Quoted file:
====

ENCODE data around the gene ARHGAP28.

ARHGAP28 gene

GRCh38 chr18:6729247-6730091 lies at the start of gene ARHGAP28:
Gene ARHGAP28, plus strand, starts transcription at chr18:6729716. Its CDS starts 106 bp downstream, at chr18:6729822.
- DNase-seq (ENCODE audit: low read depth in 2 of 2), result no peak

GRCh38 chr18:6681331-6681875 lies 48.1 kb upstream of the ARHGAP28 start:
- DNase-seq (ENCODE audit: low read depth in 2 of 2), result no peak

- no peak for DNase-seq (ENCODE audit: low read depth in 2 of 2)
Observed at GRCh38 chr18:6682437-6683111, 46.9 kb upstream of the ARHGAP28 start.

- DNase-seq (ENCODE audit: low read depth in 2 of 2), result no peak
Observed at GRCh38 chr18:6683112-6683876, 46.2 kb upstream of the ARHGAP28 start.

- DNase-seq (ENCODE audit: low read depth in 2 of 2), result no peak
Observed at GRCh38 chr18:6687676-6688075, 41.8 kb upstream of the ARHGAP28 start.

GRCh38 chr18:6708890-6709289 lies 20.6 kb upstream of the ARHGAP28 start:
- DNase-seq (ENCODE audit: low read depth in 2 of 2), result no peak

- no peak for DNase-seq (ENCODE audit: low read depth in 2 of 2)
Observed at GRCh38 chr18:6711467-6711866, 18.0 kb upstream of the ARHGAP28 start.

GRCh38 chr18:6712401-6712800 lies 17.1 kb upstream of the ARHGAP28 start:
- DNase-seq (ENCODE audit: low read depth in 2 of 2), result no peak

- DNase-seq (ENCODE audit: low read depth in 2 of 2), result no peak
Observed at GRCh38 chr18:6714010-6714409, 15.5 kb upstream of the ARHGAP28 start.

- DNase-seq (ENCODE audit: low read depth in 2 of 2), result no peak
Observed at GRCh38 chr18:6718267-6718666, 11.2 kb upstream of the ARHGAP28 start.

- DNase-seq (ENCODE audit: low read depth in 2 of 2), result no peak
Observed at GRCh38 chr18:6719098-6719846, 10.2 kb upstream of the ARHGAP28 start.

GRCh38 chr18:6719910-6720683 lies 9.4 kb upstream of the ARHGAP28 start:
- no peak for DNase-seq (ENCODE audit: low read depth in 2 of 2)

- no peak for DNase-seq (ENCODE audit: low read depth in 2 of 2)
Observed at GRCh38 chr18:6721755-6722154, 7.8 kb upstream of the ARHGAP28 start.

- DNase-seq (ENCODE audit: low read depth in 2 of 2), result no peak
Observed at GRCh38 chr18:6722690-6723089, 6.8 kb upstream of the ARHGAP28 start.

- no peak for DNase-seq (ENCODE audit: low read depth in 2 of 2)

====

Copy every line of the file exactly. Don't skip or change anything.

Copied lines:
ENCODE data around the gene ARHGAP28.

ARHGAP28 gene

GRCh38 chr18:6729247-6730091 lies at the start of gene ARHGAP28:
Gene ARHGAP28, plus strand, starts transcription at chr18:6729716. Its CDS starts 106 bp downstream, at chr18:6729822.
- DNase-seq (ENCODE audit: low read depth in 2 of 2), result no peak

GRCh38 chr18:6681331-6681875 lies 48.1 kb upstream of the ARHGAP28 start:
- DNase-seq (ENCODE audit: low read depth in 2 of 2), result no peak

- no peak for DNase-seq (ENCODE audit: low read depth in 2 of 2)
Observed at GRCh38 chr18:6682437-6683111, 46.9 kb upstream of the ARHGAP28 start.

- DNase-seq (ENCODE audit: low read depth in 2 of 2), result no peak
Observed at GRCh38 chr18:6683112-6683876, 46.2 kb upstream of the ARHGAP28 start.

- DNase-seq (ENCODE audit: low read depth in 2 of 2), result no peak
Observed at GRCh38 chr18:6687676-6688075, 41.8 kb upstream of the ARHGAP28 start.

GRCh38 chr18:6708890-6709289 lies 20.6 kb upstream of the ARHGAP28 start:
- DNase-seq (ENCODE audit: low read depth in 2 of 2), result no peak

- no peak for DNase-seq (ENCODE audit: low read depth in 2 of 2)
Observed at GRCh38 chr18:6711467-6711866, 18.0 kb upstream of the ARHGAP28 start.

GRCh38 chr18:6712401-6712800 lies 17.1 kb upstream of the ARHGAP28 start:
- DNase-seq (ENCODE audit: low read depth in 2 of 2), result no peak

- DNase-seq (ENCODE audit: low read depth in 2 of 2), result no peak
Observed at GRCh38 chr18:6714010-6714409, 15.5 kb upstream of the ARHGAP28 start.

- DNase-seq (ENCODE audit: low read depth in 2 of 2), result no peak
Observed at GRCh38 chr18:6718267-6718666, 11.2 kb upstream of the ARHGAP28 start.

- DNase-seq (ENCODE audit: low read depth in 2 of 2), result no peak
Observed at GRCh38 chr18:6719098-6719846, 10.2 kb upstream of the ARHGAP28 start.

GRCh38 chr18:6719910-6720683 lies 9.4 kb upstream of the ARHGAP28 start:
- no peak for DNase-seq (ENCODE audit: low read depth in 2 of 2)

- no peak for DNase-seq (ENCODE audit: low read depth in 2 of 2)
Observed at GRCh38 chr18:6721755-6722154, 7.8 kb upstream of the ARHGAP28 start.

- DNase-seq (ENCODE audit: low read depth in 2 of 2), result no peak
Observed at GRCh38 chr18:6722690-6723089, 6.8 kb upstream of the ARHGAP28 start.

- no peak for DNase-seq (ENCODE audit: low read depth in 2 of 2)